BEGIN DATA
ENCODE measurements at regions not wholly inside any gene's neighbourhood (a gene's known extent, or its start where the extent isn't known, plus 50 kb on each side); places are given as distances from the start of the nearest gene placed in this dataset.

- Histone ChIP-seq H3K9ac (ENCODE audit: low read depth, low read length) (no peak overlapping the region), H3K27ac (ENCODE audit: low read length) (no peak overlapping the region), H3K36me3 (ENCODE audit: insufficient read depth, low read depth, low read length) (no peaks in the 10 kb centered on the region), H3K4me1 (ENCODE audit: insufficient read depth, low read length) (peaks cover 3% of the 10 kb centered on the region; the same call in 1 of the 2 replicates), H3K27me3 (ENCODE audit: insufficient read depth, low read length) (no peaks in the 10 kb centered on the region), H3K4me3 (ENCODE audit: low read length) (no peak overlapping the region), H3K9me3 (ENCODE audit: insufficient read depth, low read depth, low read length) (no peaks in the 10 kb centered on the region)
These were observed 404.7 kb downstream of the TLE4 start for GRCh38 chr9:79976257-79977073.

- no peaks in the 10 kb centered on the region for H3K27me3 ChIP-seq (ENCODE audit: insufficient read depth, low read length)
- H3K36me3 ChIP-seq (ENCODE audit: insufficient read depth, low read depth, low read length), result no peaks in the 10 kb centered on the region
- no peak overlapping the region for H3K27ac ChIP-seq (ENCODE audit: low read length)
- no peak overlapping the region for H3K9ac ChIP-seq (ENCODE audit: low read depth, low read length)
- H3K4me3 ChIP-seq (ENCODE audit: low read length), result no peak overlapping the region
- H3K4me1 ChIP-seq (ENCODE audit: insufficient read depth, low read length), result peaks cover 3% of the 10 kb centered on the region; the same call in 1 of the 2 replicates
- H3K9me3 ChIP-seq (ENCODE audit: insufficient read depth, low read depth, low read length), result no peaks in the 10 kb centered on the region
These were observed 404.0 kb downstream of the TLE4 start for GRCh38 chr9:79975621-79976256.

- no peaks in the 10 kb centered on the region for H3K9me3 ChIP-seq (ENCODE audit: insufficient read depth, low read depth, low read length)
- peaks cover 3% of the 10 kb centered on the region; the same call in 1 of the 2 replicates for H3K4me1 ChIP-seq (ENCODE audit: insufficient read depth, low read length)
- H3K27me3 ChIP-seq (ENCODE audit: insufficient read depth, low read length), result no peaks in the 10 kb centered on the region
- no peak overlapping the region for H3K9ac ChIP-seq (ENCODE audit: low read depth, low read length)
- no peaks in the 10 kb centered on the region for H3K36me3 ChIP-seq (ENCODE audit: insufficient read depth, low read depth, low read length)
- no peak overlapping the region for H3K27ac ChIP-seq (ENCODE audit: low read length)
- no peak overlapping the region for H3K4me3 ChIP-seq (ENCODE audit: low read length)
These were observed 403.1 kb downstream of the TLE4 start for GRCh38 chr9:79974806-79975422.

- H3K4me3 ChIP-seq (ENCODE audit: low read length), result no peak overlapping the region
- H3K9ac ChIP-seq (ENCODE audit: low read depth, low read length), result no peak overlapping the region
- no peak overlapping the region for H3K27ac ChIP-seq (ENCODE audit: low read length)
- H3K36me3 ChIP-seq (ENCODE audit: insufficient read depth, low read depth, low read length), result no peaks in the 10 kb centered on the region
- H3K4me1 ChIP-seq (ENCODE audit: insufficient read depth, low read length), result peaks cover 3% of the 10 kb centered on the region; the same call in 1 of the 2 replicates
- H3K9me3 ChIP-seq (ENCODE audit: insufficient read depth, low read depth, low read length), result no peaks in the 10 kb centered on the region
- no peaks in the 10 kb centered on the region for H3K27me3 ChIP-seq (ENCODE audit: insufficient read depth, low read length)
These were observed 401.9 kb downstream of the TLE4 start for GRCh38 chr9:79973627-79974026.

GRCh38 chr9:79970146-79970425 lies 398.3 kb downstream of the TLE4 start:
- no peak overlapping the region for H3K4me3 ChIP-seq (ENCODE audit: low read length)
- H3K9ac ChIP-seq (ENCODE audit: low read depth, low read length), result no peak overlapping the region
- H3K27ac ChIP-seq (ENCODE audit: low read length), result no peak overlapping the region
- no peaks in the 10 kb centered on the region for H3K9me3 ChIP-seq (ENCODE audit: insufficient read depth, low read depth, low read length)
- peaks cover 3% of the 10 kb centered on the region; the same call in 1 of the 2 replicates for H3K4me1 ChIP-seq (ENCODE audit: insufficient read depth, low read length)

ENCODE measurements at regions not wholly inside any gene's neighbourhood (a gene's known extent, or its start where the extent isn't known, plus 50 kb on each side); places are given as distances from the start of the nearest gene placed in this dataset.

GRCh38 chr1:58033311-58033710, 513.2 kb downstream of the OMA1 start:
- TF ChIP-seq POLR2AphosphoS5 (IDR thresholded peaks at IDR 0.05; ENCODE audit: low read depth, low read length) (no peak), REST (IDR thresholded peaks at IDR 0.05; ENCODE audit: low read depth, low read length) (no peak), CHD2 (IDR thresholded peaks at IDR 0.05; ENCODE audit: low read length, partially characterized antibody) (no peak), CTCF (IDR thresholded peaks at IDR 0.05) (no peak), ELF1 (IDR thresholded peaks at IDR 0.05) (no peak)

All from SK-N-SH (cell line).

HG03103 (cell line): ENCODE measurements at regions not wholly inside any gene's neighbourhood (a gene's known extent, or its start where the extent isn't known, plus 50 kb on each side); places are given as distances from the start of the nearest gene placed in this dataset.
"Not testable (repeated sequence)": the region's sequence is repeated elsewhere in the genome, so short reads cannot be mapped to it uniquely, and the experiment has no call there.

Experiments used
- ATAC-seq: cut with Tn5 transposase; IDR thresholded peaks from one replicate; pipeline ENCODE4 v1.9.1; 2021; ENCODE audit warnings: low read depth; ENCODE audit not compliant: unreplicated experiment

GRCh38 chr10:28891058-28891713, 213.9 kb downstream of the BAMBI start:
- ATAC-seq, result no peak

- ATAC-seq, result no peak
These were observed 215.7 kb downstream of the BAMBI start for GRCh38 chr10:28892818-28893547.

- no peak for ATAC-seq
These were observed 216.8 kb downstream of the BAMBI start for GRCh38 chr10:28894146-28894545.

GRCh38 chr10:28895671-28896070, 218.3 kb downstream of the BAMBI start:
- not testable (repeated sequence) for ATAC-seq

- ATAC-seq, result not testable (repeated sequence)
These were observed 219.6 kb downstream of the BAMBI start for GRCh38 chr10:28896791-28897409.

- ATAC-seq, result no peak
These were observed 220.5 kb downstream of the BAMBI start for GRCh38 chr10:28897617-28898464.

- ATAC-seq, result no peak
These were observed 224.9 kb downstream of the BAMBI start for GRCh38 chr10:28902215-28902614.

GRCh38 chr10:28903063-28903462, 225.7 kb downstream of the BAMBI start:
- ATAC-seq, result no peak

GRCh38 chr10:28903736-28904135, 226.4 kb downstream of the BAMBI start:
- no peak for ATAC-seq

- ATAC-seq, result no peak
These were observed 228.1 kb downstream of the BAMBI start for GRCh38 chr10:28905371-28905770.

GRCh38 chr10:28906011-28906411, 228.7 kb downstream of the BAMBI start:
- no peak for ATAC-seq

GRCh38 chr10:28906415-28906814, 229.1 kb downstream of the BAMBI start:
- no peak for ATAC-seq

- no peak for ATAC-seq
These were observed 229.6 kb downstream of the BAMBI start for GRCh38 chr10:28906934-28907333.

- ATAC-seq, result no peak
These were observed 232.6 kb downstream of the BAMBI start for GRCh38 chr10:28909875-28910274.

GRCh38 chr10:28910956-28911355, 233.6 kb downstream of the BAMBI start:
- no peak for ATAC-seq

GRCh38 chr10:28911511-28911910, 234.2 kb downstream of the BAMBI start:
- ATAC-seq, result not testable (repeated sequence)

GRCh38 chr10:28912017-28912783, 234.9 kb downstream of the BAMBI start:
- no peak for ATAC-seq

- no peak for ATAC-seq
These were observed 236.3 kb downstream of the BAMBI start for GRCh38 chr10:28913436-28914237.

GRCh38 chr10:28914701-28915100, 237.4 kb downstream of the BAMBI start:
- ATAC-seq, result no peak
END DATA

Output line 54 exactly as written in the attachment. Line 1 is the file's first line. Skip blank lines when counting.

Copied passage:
- ATAC-seq, result no peak